Feb. 7, 2017 —
Understanding the limits of the Nation’s ability to generate and deploy ready military forces
is a basic element of national security. It is also the element most likely to be taken for granted
or assumed away despite ample historical evidence of the human and operational costs imposed
by such an error. As budgets shrink and threats grow more diverse, national security leaders
need a specific accounting of the readiness limits of the force and the consequences of those
limits as well as the insight to make timely and effective mitigation decisions.
This paper presents an analytic framework that builds from previous work to yield the
systematic and defendable readiness analysis that must underlie decisions ranging from budget
allocation to force employment and even strategy development. To manage readiness, the Department
of Defense (DOD) must balance the supply and demand of deployable forces around
the world. The readiness of an individual unit is the result of a series of time-intensive force
generation processes that ultimately combine qualified people, working equipment, and unit
training to produce military capabilities suitable for executing the defense strategy. While this
discussion is a basic tenet of production theory, it had not been commonly applied to readiness
management until recently. The important point here is that understanding how the readiness
of military capabilities is generated provides the clearest picture of the current readiness status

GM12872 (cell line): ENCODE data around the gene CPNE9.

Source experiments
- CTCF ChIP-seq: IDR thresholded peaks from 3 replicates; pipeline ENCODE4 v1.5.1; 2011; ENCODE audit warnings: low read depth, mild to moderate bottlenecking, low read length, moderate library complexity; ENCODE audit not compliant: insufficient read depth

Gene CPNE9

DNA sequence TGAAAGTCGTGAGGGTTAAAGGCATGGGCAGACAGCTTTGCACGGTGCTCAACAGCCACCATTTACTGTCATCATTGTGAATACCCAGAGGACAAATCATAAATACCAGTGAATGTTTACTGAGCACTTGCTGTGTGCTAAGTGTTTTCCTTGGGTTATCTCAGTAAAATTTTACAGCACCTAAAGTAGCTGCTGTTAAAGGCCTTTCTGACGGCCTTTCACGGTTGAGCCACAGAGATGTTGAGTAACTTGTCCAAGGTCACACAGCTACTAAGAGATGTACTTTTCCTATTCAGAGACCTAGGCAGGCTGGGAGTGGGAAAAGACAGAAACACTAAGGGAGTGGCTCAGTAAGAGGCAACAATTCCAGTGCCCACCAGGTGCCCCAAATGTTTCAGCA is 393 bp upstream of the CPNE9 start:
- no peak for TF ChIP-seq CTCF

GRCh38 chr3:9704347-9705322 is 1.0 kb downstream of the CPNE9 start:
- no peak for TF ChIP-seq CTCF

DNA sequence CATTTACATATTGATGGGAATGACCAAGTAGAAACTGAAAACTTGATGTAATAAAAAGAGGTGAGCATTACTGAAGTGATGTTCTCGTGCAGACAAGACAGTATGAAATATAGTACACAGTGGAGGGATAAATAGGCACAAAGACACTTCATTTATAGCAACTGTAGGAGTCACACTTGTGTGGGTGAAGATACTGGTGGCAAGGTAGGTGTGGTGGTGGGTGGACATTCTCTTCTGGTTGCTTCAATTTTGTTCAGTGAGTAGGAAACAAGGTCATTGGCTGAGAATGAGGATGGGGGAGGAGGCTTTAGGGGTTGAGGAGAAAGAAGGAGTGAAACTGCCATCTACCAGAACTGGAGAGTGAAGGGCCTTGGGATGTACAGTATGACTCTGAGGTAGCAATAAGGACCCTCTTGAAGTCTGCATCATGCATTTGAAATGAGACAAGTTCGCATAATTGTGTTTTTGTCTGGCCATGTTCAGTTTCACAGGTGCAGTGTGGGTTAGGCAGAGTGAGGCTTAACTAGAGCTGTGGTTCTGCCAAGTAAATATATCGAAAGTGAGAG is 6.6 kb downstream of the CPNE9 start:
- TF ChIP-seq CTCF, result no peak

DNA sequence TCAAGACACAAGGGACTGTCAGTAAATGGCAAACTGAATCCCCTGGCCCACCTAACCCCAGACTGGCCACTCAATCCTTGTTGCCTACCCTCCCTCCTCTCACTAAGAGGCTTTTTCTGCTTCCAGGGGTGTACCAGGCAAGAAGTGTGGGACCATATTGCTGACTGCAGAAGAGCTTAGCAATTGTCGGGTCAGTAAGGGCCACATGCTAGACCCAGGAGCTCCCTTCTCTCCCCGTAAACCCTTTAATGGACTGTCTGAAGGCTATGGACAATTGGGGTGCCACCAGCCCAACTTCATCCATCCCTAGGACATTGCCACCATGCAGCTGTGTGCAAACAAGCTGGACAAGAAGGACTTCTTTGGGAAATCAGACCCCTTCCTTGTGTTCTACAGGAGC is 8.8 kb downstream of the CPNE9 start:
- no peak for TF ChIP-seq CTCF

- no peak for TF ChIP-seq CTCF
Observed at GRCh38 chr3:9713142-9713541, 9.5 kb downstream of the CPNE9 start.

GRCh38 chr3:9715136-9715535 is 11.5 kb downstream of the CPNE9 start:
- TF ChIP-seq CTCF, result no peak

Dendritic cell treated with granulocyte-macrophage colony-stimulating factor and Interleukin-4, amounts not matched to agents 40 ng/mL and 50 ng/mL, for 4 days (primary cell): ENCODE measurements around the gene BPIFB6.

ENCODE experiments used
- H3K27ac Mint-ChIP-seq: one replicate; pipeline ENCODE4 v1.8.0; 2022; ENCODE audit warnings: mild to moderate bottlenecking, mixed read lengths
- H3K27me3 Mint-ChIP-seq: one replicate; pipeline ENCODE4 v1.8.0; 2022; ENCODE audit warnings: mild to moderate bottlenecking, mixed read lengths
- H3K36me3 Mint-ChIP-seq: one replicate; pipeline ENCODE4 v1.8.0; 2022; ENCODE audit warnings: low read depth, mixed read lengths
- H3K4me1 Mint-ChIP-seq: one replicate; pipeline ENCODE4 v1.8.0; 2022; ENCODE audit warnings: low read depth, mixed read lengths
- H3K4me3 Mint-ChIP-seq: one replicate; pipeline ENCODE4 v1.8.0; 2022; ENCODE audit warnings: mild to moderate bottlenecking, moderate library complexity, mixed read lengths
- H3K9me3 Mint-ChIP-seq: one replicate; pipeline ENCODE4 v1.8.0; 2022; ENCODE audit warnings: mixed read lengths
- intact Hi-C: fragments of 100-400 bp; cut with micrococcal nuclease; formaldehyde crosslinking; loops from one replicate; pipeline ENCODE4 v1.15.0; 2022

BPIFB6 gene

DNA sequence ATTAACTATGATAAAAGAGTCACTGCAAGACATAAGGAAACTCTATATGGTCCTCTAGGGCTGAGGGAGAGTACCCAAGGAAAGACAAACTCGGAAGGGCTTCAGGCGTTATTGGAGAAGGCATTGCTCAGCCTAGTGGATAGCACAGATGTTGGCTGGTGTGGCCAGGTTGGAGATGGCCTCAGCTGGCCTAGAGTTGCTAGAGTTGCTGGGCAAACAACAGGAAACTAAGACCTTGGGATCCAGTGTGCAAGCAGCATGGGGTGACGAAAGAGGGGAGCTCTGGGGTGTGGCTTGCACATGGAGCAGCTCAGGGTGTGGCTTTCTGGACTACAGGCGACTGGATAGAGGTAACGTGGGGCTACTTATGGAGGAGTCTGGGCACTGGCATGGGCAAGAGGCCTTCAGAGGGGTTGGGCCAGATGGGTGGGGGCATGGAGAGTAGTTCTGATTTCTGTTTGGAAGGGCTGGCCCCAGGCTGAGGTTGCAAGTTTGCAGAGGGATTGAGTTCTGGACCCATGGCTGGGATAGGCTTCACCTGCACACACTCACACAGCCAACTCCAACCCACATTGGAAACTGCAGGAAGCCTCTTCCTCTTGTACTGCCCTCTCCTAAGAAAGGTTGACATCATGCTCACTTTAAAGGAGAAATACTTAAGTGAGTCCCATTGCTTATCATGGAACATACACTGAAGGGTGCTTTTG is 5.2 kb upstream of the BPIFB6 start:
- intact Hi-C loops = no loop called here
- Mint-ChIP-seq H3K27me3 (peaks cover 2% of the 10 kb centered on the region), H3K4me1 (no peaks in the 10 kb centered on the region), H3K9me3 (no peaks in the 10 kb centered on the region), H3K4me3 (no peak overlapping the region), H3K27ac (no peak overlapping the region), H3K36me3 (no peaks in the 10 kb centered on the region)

and whether that status is likely to change over time. Furthermore, it provides the best shot at
identifying effective management policies to ensure that DOD can generate the capabilities that
the Nation asks of it. This paper argues that traditional unit-level readiness metrics are useful as
part of a larger readiness management construct, but by themselves they do not provide enough
information to proactively manage strategically.
This approach provides a clear explanation of
the causes of readiness degradations and options for how to mitigate them that can be traced to
precise resource investments.
The approach outlined here may seem impractically complex, and if we were starting out
knowing very little about how ready forces are generated, that might be true. But we are not
starting out with a blank sheet—DOD has been investing in analyses and production management
schema for decades. Moreover, we are discussing a key strategic management function
that oversees the value of billions of dollars in scarce defense resources. The effectiveness of the
oversight and the validity of redirected funding during periods of such scarce resources must be
based on a clear foundation. Dollars miscast on bad information undercuts the role of strategic
managers and corrupts overall department readiness. This is why this subject is so vital.